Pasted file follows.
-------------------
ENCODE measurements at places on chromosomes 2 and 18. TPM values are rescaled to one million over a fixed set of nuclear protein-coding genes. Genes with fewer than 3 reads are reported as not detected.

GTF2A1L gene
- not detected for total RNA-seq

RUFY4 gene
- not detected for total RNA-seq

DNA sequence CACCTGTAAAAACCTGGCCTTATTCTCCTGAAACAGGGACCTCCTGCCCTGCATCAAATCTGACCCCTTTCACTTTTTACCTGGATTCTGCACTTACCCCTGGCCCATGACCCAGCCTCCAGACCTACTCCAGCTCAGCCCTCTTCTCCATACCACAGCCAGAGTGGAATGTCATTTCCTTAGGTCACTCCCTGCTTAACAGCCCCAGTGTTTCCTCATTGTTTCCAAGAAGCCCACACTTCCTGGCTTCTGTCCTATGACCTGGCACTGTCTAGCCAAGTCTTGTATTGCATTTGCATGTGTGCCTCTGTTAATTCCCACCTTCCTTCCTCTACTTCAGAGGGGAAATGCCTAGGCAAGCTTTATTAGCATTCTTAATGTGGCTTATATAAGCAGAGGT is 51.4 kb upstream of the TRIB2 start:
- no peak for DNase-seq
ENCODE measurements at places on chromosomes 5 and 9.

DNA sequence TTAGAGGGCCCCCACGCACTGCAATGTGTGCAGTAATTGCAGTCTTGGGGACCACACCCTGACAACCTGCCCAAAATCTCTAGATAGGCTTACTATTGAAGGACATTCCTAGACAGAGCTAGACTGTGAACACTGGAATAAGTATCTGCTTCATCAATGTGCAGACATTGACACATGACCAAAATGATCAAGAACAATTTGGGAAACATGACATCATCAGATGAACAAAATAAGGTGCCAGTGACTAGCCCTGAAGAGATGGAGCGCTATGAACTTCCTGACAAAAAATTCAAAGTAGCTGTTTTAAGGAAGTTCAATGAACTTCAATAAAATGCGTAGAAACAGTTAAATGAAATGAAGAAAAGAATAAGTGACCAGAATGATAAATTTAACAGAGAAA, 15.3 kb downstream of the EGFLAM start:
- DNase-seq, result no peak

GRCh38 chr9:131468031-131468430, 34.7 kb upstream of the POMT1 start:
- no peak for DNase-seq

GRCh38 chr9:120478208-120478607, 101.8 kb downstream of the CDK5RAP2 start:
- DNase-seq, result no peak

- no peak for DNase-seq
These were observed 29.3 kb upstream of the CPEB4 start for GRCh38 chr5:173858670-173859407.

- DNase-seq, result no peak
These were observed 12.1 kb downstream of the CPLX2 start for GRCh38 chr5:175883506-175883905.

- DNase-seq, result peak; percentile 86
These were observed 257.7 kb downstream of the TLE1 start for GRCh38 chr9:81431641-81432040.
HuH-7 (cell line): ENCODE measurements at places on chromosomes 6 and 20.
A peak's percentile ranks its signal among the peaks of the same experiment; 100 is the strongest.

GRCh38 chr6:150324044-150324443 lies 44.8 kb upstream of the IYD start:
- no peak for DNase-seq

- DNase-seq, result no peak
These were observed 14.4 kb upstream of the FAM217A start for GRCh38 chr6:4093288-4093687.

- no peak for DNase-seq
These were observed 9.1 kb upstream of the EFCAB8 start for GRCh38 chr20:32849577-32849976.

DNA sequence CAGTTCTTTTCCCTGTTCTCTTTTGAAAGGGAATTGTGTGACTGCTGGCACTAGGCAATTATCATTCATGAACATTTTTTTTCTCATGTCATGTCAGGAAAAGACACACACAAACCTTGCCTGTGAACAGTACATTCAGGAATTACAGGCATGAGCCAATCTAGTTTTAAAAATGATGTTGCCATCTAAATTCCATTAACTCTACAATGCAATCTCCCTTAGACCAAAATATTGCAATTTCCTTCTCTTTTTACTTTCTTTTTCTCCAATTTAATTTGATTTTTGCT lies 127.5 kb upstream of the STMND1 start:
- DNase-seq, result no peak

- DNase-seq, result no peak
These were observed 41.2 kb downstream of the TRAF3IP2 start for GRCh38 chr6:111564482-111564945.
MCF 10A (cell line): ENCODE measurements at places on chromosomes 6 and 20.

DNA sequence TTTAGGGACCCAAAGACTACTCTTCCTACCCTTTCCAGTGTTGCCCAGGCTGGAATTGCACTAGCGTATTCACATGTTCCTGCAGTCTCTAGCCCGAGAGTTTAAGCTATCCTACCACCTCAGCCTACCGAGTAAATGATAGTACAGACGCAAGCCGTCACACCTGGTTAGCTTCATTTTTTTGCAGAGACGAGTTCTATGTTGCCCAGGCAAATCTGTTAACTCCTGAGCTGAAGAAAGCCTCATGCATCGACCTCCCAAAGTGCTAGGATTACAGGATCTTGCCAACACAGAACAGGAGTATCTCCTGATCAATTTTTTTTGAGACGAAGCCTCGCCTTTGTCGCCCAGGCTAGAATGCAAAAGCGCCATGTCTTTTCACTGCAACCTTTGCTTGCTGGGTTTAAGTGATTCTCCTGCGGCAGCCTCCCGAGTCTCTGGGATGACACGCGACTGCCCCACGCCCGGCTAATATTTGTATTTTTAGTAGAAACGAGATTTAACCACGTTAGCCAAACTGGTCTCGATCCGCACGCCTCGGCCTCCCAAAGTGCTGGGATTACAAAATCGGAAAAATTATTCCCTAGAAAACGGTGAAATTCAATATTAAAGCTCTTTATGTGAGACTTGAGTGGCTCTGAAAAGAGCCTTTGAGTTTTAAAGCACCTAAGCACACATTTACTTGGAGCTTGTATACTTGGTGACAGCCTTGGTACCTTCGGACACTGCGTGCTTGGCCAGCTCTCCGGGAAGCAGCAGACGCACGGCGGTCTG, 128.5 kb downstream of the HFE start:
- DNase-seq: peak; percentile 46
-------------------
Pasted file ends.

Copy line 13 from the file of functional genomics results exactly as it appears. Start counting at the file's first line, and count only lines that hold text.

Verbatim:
GRCh38 chr9:120478208-120478607, 101.8 kb downstream of the CDK5RAP2 start: